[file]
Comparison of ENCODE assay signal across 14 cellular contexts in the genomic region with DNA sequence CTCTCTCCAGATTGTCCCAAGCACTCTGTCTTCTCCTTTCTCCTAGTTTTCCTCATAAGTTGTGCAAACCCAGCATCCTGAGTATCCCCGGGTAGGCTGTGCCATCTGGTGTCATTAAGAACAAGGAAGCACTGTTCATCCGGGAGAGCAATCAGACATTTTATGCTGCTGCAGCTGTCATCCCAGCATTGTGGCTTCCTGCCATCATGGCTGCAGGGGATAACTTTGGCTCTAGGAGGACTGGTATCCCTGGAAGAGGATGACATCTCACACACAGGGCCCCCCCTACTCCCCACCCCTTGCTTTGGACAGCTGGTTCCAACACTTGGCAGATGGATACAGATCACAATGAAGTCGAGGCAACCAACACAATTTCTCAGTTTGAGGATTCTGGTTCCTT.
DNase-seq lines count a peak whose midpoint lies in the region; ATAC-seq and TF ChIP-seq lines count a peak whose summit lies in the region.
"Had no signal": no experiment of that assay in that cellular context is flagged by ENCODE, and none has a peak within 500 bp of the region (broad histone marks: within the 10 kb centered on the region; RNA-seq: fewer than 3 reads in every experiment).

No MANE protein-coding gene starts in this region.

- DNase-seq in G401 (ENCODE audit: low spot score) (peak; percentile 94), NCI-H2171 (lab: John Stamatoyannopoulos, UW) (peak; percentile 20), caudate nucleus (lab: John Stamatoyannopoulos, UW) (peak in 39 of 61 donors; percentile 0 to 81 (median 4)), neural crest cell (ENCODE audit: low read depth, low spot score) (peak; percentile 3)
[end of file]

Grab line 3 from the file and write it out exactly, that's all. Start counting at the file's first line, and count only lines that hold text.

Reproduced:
"Had no signal": no experiment of that assay in that cellular context is flagged by ENCODE, and none has a peak within 500 bp of the region (broad histone marks: within the 10 kb centered on the region; RNA-seq: fewer than 3 reads in every experiment).